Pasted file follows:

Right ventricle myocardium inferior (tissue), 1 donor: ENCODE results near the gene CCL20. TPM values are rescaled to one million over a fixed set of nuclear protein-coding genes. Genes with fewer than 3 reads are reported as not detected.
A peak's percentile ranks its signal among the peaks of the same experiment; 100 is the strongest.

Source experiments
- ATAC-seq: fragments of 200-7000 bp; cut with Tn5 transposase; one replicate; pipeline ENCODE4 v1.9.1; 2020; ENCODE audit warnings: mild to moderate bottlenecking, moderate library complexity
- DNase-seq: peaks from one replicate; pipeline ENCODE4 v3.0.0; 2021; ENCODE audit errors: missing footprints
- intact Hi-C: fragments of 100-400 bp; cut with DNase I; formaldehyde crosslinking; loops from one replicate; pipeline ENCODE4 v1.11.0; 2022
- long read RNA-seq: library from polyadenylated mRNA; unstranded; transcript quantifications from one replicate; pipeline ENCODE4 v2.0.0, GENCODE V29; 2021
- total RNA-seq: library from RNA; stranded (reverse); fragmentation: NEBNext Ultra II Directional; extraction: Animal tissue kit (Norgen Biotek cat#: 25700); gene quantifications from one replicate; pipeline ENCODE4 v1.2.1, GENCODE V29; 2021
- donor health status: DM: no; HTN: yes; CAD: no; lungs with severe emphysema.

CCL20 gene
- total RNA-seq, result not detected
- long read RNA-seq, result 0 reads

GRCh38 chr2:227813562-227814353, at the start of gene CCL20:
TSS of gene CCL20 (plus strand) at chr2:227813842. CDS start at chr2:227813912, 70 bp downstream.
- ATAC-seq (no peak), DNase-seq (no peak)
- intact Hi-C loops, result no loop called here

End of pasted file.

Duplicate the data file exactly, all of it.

Right ventricle myocardium inferior (tissue), 1 donor: ENCODE results near the gene CCL20. TPM values are rescaled to one million over a fixed set of nuclear protein-coding genes. Genes with fewer than 3 reads are reported as not detected.
A peak's percentile ranks its signal among the peaks of the same experiment; 100 is the strongest.

Source experiments
- ATAC-seq: fragments of 200-7000 bp; cut with Tn5 transposase; one replicate; pipeline ENCODE4 v1.9.1; 2020; ENCODE audit warnings: mild to moderate bottlenecking, moderate library complexity
- DNase-seq: peaks from one replicate; pipeline ENCODE4 v3.0.0; 2021; ENCODE audit errors: missing footprints
- intact Hi-C: fragments of 100-400 bp; cut with DNase I; formaldehyde crosslinking; loops from one replicate; pipeline ENCODE4 v1.11.0; 2022
- long read RNA-seq: library from polyadenylated mRNA; unstranded; transcript quantifications from one replicate; pipeline ENCODE4 v2.0.0, GENCODE V29; 2021
- total RNA-seq: library from RNA; stranded (reverse); fragmentation: NEBNext Ultra II Directional; extraction: Animal tissue kit (Norgen Biotek cat#: 25700); gene quantifications from one replicate; pipeline ENCODE4 v1.2.1, GENCODE V29; 2021
- donor health status: DM: no; HTN: yes; CAD: no; lungs with severe emphysema.

CCL20 gene
- total RNA-seq, result not detected
- long read RNA-seq, result 0 reads

GRCh38 chr2:227813562-227814353, at the start of gene CCL20:
TSS of gene CCL20 (plus strand) at chr2:227813842. CDS start at chr2:227813912, 70 bp downstream.
- ATAC-seq (no peak), DNase-seq (no peak)
- intact Hi-C loops, result no loop called here